8. You Might Just Feel a Little Better

There is a whirring loss of control when a divorce turns your life inside out. Or maybe you haven’t felt in control of your life in years.  Taking control of the situation can give you that small confidence boost you need to get yourself back. Filing for divorce first means you are taking charge of your life and your future.

Disadvantages of Filing for Divorce First

Statistically, there are no major advantages either way. But here are a couple disadvantages we have come across.

1. You Show Your Hand

As the filing spouse, you file the first document.  This is called a Complaint for Divorce.   You must state exactly what you want in the divorce papers. Now, your spouse has a list of all your demands.   Did you ask for enough, or did your ask for too much?

Divorce is a negotiation, so you will typically ask for more than you want.  But, by asking for too much more may cause your spouse to over react.   This can cause your spouse to dig in and refuse to negotiate.   When filing first, don’t be over aggressive.

2. You Pay More

Because you filed first you must serve your spouse with the Complaint for the divorce.   To properly serve your spouse you will need a process server.   Process servers costs around a hundred dollars.   Your spouse doesn’t need to serve her response to your Complaint.  She only needs to mail it back.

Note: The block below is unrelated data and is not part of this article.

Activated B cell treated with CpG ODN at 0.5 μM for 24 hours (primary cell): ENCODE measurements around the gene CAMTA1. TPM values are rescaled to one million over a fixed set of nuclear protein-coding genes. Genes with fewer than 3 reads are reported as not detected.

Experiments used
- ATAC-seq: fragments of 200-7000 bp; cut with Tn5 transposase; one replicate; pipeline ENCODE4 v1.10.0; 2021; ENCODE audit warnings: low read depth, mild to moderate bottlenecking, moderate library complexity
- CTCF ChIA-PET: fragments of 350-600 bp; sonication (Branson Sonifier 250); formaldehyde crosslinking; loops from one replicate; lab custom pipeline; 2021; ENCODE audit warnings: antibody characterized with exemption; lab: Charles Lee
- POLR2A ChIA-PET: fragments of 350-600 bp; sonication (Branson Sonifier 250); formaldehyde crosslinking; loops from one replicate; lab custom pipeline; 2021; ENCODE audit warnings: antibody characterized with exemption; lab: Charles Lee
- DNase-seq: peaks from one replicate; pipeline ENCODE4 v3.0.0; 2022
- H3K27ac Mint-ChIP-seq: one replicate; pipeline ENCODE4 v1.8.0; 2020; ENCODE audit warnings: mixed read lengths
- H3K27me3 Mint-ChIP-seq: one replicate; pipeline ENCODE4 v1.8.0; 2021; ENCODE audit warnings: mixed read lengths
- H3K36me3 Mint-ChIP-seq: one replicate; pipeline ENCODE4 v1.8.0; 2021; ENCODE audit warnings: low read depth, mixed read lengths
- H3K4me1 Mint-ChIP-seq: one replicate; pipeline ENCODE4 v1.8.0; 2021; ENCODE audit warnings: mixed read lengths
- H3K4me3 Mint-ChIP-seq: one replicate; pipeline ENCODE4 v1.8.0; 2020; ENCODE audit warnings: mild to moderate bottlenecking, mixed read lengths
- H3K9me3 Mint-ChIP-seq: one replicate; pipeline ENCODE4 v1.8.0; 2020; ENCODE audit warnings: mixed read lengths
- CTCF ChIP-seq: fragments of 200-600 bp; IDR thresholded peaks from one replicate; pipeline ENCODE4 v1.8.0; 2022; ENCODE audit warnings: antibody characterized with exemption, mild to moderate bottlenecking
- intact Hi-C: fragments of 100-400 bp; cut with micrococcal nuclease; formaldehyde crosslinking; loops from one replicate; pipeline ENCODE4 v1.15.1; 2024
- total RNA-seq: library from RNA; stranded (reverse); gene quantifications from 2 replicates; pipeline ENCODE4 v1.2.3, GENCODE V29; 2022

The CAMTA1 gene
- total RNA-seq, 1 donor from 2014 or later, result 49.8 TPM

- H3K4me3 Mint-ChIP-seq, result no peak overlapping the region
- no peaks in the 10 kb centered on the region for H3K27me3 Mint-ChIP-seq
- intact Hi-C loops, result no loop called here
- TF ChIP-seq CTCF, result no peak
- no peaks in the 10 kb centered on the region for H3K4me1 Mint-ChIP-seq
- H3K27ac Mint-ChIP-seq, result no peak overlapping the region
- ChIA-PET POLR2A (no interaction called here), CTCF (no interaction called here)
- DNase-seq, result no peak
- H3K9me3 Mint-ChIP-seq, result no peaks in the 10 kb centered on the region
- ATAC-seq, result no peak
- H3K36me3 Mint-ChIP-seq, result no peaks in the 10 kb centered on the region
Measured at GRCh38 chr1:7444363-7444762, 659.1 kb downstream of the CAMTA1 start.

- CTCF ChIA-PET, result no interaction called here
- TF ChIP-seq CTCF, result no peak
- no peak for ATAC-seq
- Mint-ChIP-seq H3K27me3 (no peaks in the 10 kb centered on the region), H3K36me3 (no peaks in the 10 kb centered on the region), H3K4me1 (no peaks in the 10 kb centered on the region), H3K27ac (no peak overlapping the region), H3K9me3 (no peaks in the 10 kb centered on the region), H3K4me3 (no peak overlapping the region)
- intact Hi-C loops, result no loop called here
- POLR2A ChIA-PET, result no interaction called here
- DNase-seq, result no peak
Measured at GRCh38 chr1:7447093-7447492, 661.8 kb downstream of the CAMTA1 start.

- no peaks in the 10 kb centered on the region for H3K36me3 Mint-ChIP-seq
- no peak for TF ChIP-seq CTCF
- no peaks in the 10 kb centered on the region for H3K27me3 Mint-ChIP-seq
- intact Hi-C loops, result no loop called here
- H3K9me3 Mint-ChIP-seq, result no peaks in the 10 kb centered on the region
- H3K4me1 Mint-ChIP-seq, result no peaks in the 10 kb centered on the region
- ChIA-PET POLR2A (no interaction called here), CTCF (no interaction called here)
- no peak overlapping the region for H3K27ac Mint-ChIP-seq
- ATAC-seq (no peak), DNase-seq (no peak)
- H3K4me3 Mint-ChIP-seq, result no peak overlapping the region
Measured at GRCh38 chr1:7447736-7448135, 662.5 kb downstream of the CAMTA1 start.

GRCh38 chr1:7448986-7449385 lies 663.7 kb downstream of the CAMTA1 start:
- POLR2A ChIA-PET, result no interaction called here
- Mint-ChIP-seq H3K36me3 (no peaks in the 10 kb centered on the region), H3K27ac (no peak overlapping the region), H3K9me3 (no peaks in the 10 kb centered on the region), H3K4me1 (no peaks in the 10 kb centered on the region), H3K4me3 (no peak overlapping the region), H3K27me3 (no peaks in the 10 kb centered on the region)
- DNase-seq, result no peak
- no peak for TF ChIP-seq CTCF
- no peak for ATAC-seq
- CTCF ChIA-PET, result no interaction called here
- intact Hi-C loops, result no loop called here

Common Filing First Questions

People share weird stories which lead to misconceptions about being the first file. If someone tells you something (who isn’t your divorce attorney) that sounds strange, fact check it.

1. Can Both Spouses File for Divorce?

This is a question we often get. No. Only one spouse can file first. They are referred to as the plaintiff. The other spouse is the defendant. Whether you are the plaintiff of the defendant is not as important as getting a good team together or doing research yourself into the divorce process.

2. If I File for Divorce First, Do I Get Custody?

No. Filing first does not affect custody decisions. The judge looks at the roles of both parents in the child’s life. He or she then decides based on what is best for the child.

With that clarification out of the way, filing first does give you more time to prepare. Finding a living situation that might be more favorable/stable for the child(ren) can work to your advantage in custody battles. Everything in the child’s new environment is taken into consideration. This includes anyone else living in your residence.

If you have  divorce questions, call Right Lawyers at (702) 914-0400 to speak with a divorce attorney.